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Admiral David D. Porter, The Naval History of the Civil War., Chapter 53: operations of the West Gulf Squadron in the latter part of 1864, and in 1865.--joint operations in Mobile Bay by Rear-Admiral Thatcher and General Canby. (search)
ors, and make amends, as far as possible, for the injuries attempted against the Federal Government. Everything in Mobile and in the Confederate Navy Department was turned over in as good condition as might have been expected under existing circumstances. Among other prizes were four hundred heavy guns mounted in and about Mobile. The Confederates evidently understood the importance of Mobile as a military base, and it was their intention to hold it at all hazards; yet, at one time, General Banks might have snatched this rich prize by weight of his superior numbers at New Orleans; but he preferred to go floundering around in the swamps and morasses of Texas and Louisiana, where no object was to be gained, and when he could not hold his own even with the large force he carried into those States. Complimentary Letter To Acting-Rear-Admiral Thatcher And Major-General Granger. Navy Department, April 29, 1865. Sir — The Department has received your several dispatches, fro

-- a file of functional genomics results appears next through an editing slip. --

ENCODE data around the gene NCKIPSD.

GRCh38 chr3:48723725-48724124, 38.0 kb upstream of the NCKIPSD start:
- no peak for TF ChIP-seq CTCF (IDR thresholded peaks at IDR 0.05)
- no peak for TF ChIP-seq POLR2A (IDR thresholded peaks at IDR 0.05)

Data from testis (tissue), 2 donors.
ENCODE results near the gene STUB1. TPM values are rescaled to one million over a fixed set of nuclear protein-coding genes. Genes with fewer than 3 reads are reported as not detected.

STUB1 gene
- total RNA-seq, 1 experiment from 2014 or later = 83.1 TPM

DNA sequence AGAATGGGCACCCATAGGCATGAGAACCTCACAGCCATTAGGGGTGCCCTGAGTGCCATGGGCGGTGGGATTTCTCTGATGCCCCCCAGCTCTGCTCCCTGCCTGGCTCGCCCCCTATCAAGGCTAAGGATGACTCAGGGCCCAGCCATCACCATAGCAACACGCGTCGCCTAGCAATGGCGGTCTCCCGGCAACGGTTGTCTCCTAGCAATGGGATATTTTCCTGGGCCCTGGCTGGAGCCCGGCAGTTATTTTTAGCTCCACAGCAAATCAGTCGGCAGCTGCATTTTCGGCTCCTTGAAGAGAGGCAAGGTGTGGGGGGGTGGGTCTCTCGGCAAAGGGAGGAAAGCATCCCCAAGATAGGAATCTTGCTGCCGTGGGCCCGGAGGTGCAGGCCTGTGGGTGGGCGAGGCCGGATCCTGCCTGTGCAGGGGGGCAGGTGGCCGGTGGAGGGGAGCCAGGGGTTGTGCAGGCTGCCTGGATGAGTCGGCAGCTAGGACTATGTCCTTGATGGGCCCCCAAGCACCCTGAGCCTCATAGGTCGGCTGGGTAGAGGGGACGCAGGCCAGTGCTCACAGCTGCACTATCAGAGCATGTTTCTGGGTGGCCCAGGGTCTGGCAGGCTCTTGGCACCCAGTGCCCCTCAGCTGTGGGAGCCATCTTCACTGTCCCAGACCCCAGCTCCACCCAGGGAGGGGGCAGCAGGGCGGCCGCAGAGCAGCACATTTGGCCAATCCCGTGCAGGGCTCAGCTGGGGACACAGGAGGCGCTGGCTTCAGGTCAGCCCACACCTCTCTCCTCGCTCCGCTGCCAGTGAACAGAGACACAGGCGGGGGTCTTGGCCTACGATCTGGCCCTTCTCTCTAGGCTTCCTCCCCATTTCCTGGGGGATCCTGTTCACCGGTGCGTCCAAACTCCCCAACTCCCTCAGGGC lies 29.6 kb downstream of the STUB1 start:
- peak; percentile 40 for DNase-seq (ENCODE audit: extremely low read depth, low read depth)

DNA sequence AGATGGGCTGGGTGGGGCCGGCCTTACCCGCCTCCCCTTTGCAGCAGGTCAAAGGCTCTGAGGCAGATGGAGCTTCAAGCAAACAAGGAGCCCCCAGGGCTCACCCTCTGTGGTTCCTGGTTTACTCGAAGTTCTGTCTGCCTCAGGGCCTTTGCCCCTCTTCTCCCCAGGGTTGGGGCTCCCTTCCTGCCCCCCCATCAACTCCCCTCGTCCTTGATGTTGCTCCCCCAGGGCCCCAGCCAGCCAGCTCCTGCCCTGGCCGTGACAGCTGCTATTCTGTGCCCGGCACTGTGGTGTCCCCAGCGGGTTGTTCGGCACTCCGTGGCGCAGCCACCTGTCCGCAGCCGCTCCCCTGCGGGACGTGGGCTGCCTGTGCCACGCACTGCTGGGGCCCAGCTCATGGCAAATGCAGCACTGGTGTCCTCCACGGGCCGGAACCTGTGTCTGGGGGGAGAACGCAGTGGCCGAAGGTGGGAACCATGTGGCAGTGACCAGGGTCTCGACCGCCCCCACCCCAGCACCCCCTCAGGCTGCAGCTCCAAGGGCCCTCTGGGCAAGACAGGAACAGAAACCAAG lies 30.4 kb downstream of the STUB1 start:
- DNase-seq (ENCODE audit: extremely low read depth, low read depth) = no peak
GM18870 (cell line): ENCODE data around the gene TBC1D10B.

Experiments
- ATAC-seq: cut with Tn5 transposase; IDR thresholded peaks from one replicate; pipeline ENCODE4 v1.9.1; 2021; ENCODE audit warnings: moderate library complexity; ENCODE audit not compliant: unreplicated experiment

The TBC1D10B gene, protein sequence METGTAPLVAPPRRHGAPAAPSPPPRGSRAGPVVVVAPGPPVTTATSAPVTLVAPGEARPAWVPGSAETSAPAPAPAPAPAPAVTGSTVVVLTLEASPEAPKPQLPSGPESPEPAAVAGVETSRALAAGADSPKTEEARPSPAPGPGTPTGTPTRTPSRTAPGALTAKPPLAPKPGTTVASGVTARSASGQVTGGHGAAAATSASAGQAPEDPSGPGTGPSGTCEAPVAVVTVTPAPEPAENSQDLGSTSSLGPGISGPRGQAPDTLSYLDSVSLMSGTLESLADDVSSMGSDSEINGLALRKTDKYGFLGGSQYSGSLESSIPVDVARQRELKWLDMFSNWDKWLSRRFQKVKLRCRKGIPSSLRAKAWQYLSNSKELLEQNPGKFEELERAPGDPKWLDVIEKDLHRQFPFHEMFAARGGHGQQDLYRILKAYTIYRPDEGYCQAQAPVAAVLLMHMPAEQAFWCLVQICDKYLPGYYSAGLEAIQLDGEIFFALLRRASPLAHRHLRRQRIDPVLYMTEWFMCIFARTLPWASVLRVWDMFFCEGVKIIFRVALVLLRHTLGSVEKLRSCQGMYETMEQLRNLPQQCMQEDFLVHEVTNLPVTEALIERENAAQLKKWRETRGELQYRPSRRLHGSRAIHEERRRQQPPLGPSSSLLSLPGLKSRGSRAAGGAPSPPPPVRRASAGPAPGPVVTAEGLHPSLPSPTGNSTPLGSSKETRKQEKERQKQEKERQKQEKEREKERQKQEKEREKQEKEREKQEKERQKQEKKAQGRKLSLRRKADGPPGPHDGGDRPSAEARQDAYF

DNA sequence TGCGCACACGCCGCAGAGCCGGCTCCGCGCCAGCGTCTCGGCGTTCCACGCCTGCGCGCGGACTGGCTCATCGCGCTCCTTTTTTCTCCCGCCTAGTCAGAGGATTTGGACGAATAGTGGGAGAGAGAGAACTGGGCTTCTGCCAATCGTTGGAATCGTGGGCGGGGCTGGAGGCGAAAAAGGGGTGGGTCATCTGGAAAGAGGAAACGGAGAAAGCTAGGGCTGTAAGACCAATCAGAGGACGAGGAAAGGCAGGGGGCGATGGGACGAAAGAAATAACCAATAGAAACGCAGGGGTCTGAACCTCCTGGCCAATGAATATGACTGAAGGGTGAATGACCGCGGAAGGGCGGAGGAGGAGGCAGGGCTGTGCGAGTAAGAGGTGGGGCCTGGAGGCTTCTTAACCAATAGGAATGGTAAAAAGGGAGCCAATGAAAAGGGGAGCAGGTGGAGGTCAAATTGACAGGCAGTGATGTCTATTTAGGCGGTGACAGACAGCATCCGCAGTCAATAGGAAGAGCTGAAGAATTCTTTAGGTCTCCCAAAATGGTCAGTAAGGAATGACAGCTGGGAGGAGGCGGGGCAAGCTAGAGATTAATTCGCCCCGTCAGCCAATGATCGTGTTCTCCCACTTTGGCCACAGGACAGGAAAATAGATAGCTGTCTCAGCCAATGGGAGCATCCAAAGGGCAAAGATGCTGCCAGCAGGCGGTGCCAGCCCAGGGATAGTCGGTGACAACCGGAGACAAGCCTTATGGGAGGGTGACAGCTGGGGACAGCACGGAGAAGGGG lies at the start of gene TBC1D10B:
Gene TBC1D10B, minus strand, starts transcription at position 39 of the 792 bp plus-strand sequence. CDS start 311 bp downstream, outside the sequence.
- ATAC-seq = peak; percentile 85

Admiral David D. Porter, The Naval History of the Civil War., Chapter 55: operations of the Mississippi Squadron in the latter part of 1864 and in 1865. (search)
. Twenty-four officers and eighteen men surrendered themselves and were paroled, and that was the last of the Confederate Navy in the Mississippi region. When Lieutenant-Commander W. E. Fitzhugh proceeded to Shreveport to take possession of the Confederate naval property at that place, he was received in a friendly manner, and all seemed anxious that he should secure everything that had belonged to the Confederate Government. Above Alexandria, the few ravages made by the invasion of General Banks' army had been obliterated, and the people were living quietly on their farms, although deprived of many comforts to which they had been accustomed. They were delighted at the return of peace, and in their hearts, no doubt, welcomed the Union flag as an old and well-tried friend. They saw in the Union gun-boats the symbols of lawful authority, that would respect the rights of citizens and punish law-breakers; and so conscious were the civil authorities on Red River that it was necessar
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